If you’ve been following the news lately, you’ll most likely have heard the term ‘COP26’, but what does COP stand for and what’s the fuss all about?
COP stands for ‘Conference of the Parties’, a United Nations climate summit where world leaders coordinate action to stop the rise in global temperatures. This year will see the 26th meeting, which is why it’s called COP26.
When and where is COP26 taking place?
Originally planned for November 2020, COP26 was delayed due to COVID-19 restrictions and will now take place from 1-12 November 2021 in Glasgow.
Is this something new?
No, COP was first conceived in 1992 as a result of an event called the UN Conference on the Environment and Development (UNCED – also known as the Earth Summit).
Around 30,000 representatives of 178 governments, NGOs (non-governmental organisations), media and other interested parties were present. A treaty called the United Nations Framework Convention on Climate Change (UNFCCC) came into force in 1994 and the summit is now attended by the countries that signed that treaty. It has taken place every year since 1995 except, of course, 2020.
I’ve heard of the Paris Agreement. How does that relate to COP26?
The Paris Agreement was first negotiated in 2015 at COP21 in Paris and committed countries to keeping the global temperature rise below 2°C and ideally below 1.5°C in order to avoid the worst consequences of climate change.
Presidents and prime ministers will report on how their countries have progressed against these targets at COP26.
What are the goals of COP26?
Agreeing a step change in commitments to emissions reduction.
Strengthening adaptation to climate change impacts.
Getting finance flowing for climate action.
Enhancing international collaboration on energy transition, clean road transport and nature.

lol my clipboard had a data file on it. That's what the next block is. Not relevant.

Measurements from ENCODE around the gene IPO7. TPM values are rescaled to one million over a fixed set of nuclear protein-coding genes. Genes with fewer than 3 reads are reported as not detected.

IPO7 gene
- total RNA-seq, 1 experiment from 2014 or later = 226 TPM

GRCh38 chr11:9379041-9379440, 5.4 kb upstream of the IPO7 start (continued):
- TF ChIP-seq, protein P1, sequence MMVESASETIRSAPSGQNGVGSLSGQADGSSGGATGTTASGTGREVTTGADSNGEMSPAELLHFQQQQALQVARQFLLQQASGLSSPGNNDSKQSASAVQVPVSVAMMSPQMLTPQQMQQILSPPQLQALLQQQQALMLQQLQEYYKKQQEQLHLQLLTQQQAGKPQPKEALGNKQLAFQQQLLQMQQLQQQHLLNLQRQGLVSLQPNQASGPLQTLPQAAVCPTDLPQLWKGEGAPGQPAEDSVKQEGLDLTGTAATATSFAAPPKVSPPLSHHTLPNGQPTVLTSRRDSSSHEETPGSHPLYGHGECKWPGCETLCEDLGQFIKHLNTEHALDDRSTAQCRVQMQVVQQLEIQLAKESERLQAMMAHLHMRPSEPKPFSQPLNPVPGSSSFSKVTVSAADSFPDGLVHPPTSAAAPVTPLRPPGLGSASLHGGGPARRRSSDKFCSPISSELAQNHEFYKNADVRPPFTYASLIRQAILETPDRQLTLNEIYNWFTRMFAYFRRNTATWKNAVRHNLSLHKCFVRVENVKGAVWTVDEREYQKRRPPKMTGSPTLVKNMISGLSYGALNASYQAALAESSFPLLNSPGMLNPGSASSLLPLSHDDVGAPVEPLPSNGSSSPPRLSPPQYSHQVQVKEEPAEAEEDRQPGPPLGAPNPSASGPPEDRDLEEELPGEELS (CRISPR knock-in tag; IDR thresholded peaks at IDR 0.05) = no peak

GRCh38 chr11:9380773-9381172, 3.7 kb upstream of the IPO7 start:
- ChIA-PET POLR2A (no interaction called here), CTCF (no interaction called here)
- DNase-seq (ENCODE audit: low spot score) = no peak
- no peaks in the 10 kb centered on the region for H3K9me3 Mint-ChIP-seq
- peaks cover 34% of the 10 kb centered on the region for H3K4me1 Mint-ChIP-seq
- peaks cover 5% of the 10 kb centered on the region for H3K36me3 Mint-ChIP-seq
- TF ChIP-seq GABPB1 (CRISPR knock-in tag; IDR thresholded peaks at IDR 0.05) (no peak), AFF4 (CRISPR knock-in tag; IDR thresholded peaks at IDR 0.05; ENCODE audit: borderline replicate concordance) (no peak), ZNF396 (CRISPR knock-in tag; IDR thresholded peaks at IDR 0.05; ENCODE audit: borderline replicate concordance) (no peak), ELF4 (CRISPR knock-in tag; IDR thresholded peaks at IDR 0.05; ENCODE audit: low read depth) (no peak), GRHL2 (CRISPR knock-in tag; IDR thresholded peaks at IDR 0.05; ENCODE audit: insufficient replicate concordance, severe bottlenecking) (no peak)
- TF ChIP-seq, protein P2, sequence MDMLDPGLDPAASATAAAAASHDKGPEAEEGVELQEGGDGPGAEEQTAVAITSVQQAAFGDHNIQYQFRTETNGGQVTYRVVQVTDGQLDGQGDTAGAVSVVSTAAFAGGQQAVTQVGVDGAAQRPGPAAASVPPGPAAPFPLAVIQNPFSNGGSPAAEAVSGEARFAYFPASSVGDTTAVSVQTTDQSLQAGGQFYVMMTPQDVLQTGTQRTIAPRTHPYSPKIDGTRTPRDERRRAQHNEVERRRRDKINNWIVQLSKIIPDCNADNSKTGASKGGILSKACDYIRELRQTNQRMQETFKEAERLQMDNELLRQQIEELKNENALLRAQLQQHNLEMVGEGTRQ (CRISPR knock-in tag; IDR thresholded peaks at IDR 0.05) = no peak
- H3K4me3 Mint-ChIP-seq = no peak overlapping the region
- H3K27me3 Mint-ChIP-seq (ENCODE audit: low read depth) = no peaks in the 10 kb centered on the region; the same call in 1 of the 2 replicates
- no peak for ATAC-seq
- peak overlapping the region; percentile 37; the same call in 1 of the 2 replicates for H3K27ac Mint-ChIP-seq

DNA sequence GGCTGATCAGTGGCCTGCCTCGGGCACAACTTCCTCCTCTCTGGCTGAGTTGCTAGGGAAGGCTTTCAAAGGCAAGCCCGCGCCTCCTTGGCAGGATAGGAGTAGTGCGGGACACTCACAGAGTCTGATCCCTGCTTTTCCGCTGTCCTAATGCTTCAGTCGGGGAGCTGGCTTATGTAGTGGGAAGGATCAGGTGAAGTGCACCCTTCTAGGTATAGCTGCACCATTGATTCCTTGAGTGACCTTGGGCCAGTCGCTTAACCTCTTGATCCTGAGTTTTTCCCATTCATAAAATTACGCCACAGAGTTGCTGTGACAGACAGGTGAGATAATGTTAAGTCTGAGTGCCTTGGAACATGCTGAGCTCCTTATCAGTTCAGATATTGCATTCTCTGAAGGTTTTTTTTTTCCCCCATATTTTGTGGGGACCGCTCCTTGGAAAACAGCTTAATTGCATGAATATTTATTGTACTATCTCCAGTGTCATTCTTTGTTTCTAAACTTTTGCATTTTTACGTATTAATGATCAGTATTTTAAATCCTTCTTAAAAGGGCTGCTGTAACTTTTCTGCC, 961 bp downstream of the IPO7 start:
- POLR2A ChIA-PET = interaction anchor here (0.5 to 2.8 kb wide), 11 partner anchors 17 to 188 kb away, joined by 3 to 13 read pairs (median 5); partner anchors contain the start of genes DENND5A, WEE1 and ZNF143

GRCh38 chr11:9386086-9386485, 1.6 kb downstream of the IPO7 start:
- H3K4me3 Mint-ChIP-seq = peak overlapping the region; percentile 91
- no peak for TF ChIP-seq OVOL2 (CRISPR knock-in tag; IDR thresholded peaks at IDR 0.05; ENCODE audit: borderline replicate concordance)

How is the UK performing?
The UK has has pledged to go to Net Zero by 2050. Some countries are yet to agree to this, which will be a focus for COP26.
Who attends COPs?
As well as the national delegations, there are several NGOs, Environmental NGOs, Research and independent NGOs, Local Governments and Municipal Authorities, Trade Unions, Youth Organisations, Business and Industry.
If it goes ahead as a fully physical event - dependent on the COVID-19 situation nearer the time - it will be the biggest summit the UK has ever hosted with around 30,000 attendees expected.
Can you attend COP26?
For most of us, attendance at official COP events is not possible. But organisations around Scotland are looking at the opportunities to host or get involved in events during 2021 that will build on the momentum and publicity around COP26. Many events are still in the planning stage, but it’s worth checking out:
- Climate Fringe is hosting numerous events all year and a special Climate Fringe week from 18-26 September 2021.
- COP26 coalition.
- The Green Zone is a part of the event that will be open to the public. Various organisations have applied to host exhibitions, talks and meetings in the Green Zone – more information will follow shortly.
- The COP26 Universities Network will be hosting a wide range of events.
- Six Climate Beacons around Scotland will provide a welcoming physical and virtual space for conversation about COP26 and climate action between members of the public, artists and cultural sector professionals, environmental NGOs and wider civil society, scientists and policymakers.
- Eco Congregations are encouraging churches around Scotland to get involved.
These are just a small selection of the initiatives we are aware of, but lots of organisations are still developing plans so keep an eye out. And, if your organisation hasn’t planned anything yet, there’s still plenty of time.
With all the publicity around this event, it’s a great time to raise awareness of Climate Change and encourage action in your community or organisation.
Organisations around Scotland are looking at the opportunities to host or get involved in events during 2021 that will build on the momentum and publicity around #COP26.